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US rejects Iran nuclear proposals

Philip Crowley said Iran should ease international concern over its nuclear programme

The US says it is unhappy with the package of proposals submitted by Iran on Wednesday aimed at breaking the deadlock over its nuclear ambitions.

A senior US State Department official said the measures do not address the status of Iran's nuclear programme.

The US wants Iran to suspend its uranium enrichment programme which it says could be used for nuclear weapons.

Russia was more positive about the proposals and ruled out the possibility of sanctions on Iran's oil sector.

Russian Foreign Minister Sergei Lavrov said the proposals offered something to work with.

Iran has always insisted its nuclear programme is for civilian purposes only.

In its five-page proposal, Tehran offers to hold "comprehensive, all-encompassing and constructive" negotiations on a range of security issues, including global nuclear disarmament.

But the document, delivered to Western powers on Wednesday, makes no mention of Iran's own nuclear programme.

On Wednesday, the US envoy to the International Atomic Energy Agency (IAEA), Glyn Davies, said Iran could already have enough low-enriched uranium to produce a bomb, if it was further enriched.

Differing opinions

"Our concern is that the response itself did not really address what is the core issue of the international community and the core concern, which is Iran's nuclear ambitions," Philip Crowley, the US Assistant Secretary of State for Public Affairs, told the BBC's World Today programme.

Some of the sanctions under discussion... are a step to a full-blown blockade and I do not think they would be supported at the UN Security Council
Sergei Lavrov
Russian Foreign Minister

Mr Crowley said Iran had to prove it was ready to live up to commitments it had made.

"One of the questions going forward will be to test the Iranian interest in actual engagement, either with the United States or the international community and obviously a core concern is in fact its nuclear programme," he said.

But Russia's foreign minister saw the Iranian proposals as a positive step forward.

"Based on a brief review of the Iranian papers my impression is there is something there to use," Sergei Lavrov said in Moscow.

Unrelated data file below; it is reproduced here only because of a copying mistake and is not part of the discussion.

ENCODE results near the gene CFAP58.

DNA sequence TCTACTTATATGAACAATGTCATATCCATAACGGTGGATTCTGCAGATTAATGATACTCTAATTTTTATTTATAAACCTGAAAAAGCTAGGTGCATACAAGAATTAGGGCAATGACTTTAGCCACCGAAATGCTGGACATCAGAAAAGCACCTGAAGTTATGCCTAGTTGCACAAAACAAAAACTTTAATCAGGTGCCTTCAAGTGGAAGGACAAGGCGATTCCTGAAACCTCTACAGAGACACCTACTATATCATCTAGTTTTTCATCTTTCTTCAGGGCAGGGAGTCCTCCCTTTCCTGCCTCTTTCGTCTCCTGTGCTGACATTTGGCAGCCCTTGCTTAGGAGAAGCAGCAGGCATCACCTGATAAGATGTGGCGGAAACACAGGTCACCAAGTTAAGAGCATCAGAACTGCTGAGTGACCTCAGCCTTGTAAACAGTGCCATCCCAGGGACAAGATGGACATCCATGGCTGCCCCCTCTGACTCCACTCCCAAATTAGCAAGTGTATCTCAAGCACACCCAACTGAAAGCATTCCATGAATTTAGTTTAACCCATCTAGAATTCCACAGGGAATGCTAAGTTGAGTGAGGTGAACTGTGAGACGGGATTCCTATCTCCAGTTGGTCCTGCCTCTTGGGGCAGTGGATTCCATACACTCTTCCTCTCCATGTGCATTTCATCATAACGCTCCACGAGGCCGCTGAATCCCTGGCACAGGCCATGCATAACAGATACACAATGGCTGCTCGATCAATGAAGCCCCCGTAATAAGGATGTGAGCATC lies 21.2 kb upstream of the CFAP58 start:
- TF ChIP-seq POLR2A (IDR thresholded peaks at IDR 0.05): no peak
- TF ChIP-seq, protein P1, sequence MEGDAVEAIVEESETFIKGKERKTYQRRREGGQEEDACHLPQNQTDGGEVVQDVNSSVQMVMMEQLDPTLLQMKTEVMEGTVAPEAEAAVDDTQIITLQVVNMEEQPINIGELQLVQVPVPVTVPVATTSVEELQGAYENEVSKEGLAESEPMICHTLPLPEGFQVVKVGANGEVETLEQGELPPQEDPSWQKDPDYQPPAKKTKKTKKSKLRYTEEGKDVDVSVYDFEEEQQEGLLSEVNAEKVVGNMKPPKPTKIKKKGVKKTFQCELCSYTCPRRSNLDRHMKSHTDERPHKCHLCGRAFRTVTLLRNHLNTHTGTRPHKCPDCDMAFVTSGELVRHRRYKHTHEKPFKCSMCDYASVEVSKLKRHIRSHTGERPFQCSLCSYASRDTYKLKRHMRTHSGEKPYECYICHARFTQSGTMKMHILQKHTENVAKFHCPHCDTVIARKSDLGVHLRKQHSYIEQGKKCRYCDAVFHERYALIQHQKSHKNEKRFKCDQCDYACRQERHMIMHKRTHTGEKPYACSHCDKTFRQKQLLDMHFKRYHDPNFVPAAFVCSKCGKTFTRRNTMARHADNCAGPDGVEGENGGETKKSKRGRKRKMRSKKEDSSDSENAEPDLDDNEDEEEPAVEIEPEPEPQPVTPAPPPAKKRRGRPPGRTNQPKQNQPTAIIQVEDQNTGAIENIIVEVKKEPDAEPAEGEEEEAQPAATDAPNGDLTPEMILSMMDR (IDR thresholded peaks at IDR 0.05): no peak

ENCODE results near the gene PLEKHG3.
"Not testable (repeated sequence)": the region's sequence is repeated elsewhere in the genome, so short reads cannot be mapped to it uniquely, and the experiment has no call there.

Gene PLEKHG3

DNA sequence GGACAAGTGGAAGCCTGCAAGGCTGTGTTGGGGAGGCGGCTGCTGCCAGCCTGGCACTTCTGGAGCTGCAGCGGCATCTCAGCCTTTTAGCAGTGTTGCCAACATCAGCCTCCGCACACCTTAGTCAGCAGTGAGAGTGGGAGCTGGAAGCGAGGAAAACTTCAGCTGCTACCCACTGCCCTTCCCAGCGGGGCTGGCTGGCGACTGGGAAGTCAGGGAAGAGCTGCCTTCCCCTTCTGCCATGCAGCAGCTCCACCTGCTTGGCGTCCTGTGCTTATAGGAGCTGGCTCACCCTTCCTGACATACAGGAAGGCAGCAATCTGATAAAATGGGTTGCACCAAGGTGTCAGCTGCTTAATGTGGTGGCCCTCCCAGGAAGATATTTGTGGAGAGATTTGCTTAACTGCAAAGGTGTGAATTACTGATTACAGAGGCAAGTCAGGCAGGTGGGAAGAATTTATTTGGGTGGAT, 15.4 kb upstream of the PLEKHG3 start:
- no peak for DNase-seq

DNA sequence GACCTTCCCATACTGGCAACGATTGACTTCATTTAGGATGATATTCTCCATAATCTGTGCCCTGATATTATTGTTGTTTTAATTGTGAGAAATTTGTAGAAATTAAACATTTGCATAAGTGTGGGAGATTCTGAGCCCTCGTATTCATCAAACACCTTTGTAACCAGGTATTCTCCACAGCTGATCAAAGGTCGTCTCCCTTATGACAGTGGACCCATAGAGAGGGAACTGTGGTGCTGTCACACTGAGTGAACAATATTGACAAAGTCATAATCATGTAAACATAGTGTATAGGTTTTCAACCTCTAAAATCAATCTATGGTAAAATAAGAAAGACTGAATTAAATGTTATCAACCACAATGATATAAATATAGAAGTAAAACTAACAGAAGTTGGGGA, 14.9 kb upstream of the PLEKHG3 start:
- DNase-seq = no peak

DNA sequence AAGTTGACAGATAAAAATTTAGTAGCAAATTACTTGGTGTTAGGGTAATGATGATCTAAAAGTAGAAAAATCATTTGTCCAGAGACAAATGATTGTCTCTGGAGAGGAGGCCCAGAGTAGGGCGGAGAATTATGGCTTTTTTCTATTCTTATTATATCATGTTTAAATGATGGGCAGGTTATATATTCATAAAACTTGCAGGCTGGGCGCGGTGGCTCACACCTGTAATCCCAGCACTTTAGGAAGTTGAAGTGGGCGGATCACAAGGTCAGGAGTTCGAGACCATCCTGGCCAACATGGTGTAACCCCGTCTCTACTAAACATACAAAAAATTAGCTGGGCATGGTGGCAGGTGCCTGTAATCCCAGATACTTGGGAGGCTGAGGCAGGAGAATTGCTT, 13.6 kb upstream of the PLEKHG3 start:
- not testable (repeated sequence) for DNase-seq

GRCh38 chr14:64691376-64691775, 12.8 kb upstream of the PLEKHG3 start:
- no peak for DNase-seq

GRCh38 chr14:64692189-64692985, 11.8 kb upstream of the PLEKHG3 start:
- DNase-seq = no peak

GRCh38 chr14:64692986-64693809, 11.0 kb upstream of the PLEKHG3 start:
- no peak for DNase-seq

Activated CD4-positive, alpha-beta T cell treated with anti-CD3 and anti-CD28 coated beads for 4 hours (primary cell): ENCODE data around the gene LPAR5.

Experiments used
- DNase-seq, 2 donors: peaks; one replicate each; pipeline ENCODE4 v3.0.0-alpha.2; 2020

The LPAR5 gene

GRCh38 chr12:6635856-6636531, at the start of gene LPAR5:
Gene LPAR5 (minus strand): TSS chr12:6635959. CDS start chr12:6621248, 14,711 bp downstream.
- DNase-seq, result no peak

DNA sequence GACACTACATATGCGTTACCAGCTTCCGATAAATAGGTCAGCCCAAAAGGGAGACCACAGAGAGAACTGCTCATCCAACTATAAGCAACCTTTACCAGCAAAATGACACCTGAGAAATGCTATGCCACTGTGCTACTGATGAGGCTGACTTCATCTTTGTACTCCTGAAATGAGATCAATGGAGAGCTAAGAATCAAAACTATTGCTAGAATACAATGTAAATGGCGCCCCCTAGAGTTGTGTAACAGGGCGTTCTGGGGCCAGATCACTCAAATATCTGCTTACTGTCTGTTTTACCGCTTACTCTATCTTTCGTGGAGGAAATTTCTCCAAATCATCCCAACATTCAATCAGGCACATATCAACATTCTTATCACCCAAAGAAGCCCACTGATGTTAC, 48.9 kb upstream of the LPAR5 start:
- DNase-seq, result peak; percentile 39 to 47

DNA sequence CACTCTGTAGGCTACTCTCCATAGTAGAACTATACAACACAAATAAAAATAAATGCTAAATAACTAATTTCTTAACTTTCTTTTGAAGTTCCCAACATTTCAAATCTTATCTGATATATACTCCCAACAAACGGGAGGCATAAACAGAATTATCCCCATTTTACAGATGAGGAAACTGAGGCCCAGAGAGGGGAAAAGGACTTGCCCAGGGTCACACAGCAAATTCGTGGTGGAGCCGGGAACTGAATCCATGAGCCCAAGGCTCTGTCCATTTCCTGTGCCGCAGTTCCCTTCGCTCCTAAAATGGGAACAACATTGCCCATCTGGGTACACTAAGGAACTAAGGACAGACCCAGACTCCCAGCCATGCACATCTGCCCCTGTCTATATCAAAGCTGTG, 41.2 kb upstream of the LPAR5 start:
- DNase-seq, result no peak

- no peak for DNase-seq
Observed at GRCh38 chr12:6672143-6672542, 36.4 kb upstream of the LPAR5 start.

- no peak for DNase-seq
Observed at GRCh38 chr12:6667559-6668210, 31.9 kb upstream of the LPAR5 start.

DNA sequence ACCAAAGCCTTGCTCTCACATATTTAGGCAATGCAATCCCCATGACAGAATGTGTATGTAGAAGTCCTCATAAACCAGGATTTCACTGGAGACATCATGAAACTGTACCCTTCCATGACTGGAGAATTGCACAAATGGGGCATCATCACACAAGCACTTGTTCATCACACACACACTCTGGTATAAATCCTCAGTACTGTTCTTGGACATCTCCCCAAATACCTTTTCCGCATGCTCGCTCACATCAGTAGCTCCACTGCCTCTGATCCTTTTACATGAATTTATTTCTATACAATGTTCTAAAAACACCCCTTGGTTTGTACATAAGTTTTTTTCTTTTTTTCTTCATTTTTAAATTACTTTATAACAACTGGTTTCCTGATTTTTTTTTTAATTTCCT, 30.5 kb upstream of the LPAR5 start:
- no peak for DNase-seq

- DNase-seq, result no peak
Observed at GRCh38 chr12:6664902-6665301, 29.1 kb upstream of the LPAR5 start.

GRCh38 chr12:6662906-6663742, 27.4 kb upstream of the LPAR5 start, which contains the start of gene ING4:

"The most important thing is (that) Iran is ready for a comprehensive discussion of the situation, what positive role it can play in Iraq, Afghanistan and the region."

Sanctions threat

Iran's proposals have been published on the website of ProPublica, a US-based independent, non-profit newsroom that produces investigative journalism.

Among other things, Tehran calls for an end to hostilities and talks on issues such as drug trafficking, security in the Middle East and Afghanistan.

Iranian Safir rocket in August 2008
Iran insists its rocket building programme is for satellites

Iran hopes the proposals - to be reviewed by the five permanent UN Security Council members and Germany on Friday - will head off new international sanctions.

Mr Lavrov said he did not think the UN Security Council would support oil sanctions against Iran.

"Some of the sanctions under discussion, including oil and oil products, are not a mechanism to force Iran to co-operate, they are a step to a full-blown blockade and I do not think they would be supported at the UN Security Council," he said.

But US President Barack Obama warned Tehran earlier this year that, unless Washington saw a positive response to its friendlier overtures by the end of September, he would be prepared to press for new sanctions against Iran.

The BBC's Bridget Kendall, in Moscow, says Mr Lavrov's comments leave little doubt that Russian and Western approaches to Iran continue to diverge.

Finding common ground for a united response to the latest Iranian proposals may prove tricky, she adds.



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